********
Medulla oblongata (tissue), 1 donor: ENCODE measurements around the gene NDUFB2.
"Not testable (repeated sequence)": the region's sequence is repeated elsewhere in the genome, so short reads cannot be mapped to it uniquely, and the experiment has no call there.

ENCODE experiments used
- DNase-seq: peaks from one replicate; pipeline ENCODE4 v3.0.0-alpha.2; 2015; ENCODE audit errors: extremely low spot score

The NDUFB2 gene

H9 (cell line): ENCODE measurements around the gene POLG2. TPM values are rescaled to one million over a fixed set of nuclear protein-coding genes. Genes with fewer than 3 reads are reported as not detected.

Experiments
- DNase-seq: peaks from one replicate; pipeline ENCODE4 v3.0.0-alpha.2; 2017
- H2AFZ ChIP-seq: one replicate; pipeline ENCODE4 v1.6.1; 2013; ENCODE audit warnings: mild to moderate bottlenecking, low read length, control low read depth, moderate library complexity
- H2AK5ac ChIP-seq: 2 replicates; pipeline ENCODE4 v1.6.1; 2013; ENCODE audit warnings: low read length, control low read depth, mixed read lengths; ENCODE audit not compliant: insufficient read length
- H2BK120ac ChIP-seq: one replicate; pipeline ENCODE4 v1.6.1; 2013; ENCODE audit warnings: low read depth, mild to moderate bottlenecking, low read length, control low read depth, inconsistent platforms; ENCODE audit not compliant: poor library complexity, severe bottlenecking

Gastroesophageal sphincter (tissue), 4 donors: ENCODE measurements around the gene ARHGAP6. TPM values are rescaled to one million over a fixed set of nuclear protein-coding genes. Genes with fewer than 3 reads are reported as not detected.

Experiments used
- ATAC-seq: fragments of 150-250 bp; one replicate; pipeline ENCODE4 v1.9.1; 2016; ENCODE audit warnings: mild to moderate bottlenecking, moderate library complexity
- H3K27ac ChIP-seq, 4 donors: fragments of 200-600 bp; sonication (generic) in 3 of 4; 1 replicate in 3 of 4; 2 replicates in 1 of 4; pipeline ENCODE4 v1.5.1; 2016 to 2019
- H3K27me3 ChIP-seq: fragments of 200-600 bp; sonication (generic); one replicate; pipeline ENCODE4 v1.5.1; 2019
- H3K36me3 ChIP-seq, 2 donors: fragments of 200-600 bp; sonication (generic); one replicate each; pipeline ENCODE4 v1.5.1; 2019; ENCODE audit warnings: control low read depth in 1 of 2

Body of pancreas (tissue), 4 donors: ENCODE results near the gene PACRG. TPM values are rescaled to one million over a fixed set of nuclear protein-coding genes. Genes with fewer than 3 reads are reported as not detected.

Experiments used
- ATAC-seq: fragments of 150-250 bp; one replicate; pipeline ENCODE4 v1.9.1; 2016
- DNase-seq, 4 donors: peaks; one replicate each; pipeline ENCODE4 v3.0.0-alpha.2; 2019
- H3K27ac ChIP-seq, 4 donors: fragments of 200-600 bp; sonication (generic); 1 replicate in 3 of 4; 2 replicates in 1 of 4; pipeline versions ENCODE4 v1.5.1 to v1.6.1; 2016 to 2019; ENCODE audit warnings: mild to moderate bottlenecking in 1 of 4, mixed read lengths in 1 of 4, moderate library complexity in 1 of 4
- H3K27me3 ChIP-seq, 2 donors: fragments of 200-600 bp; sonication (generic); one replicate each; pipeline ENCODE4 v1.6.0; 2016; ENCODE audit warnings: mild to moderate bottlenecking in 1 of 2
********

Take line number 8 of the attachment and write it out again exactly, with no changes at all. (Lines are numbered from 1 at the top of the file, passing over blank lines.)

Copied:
- DNase-seq: peaks from one replicate; pipeline ENCODE4 v3.0.0-alpha.2; 2017